Pain is the 5th vital sign my ass.

Of course, if we'd just put a big bowel of Vicodin 'scripts in the waiting room, we'd never have to hear 10/10 again from people who have to put down their cell phone to whine.

Take care,
Jeff
 
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Written by the brilliant Dr Edwin Leap:

THE LEAP NON-SEVERITY SCALE

PROFANITY
• 3 – UNABLE SPEAK PROFANITY OR MAKE PROFANE GESTURES
• 2- SLURS PROFANITY, EXPOSES GENITALIA OR MAKES CONFUSING LEWD GESTURES
• 1 – SPEAKS PROFANITY CLEARLY BUT WITH POOR SENTENCE STRUCTURE. RECOGNIZABLE BUT NOT VERY INTERESTING
• 0 – PROFANITY FLOWS LIKE POETRY. SUGGESTS PHYSICAL ACTS NEITHER LEGAL OR EVEN POSSIBLE. ELABORATE GESTURES

SMOKING
• 3 – UNABLE TO SMOKE UNLESS ACTUALLY ON FIRE
• 2 – ASKS FOR CIGARETTE BUT REALIZES THAT HE CANNOT HOLD CIGARETTE OR INHALE SMOKE
• 1 – SMOKES IN ROOM, WITH HIGH FLOW OXYGEN ON
• 0 – WANDERS PARKING LOT STILL PARTIALLY ATTACHED TO BACKBOARD, ASKING EVERYONE FOR A CIGARETTE

VIOLENCE
• 3 – SO ILL OR IMPAIRED THAT BEHAVIOR CAN BE CONTROLLED WITHOUT HALDOL
• 2 – THREATENS STAFF WITH DEATH BUT CANT ACTUALLY MOVE DUE TO PAIN OR DISABILITY
• 1 – POINTS TO EACH STAFF MEMBER AND SAYS “ I KNOW WHERE YOU LIVE AND I’LL KILL YOU” AS POLICE HOLD HIM DOWN
• 0 – ACTUALLY ATTACKS STAFF MEMBER

SCORING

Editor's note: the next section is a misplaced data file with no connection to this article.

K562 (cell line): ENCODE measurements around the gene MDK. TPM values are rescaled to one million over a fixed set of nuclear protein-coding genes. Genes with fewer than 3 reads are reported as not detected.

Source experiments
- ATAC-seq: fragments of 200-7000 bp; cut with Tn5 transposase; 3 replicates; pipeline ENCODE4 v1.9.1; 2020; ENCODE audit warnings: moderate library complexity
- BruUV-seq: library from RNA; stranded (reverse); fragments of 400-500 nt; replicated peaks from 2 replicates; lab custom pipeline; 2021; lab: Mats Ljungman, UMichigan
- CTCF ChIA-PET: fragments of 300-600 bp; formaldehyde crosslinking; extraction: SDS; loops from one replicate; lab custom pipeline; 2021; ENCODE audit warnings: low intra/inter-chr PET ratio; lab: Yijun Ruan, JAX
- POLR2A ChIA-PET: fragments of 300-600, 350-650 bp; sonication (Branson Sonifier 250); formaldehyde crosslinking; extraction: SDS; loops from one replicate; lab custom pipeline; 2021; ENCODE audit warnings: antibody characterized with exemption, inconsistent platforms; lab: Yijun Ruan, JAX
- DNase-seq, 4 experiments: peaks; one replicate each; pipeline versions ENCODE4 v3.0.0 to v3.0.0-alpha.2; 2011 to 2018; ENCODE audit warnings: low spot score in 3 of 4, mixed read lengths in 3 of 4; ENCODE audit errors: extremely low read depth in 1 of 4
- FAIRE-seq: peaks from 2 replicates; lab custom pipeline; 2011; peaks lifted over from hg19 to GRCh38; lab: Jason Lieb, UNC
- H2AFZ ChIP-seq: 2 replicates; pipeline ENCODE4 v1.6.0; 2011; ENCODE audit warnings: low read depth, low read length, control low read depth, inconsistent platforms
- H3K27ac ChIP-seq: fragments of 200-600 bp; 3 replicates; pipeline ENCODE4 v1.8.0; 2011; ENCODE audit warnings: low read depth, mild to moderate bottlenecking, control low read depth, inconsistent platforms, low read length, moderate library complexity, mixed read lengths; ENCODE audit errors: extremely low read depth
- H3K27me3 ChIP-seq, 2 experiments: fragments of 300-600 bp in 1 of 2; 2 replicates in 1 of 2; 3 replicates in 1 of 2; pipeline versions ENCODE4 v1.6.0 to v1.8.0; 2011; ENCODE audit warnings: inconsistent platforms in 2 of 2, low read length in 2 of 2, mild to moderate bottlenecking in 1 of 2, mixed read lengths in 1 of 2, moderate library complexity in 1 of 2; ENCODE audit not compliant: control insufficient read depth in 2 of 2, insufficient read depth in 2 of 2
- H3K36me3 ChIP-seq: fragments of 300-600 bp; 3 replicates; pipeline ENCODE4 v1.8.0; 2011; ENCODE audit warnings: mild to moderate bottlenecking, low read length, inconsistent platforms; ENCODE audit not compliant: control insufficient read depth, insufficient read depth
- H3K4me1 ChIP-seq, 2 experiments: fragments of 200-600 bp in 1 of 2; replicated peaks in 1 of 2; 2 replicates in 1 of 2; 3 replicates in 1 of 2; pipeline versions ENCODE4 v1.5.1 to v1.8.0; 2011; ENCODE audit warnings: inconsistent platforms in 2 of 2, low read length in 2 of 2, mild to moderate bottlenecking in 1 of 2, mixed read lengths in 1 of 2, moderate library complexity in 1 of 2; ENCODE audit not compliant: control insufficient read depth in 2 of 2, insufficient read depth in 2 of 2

0-3 CAN BE DISCHARGED TO HOME OR JAIL WITHOUT ACTUALLY BEING EXAMINED
4-6 PROBABLY WILL REQUIRE EVALUATION ALTHOUGH ODDS OF DYING ARE RELATIVELY LOW
6-9 MOST LIKELY HAS REAL INJURY OR ILLNESS BUT REQUIRES DILIGENT RE-EVALUATION SO THAT THE PATIENT CAN BE DOWNGRADED AS HE IMPROVES OR BECOMES INCREASINGLY ANNOYING
 

DropkickMurphy

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You managed to walk without a limp with a broken femur? And "appeared comfortable"?

Wouldn't that push it to at least a 5 on the scalpel scale?

Even the 1-10 scales normally employed have 5 as "distressing pain." I would be distressed.
No, on the normal "1 is minor pain, 10 is the most excruciating pain ever" scale.....
 

Dakota

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No, on the normal "1 is minor pain, 10 is the most excruciating pain ever" scale.....

Ok, misread on my part then.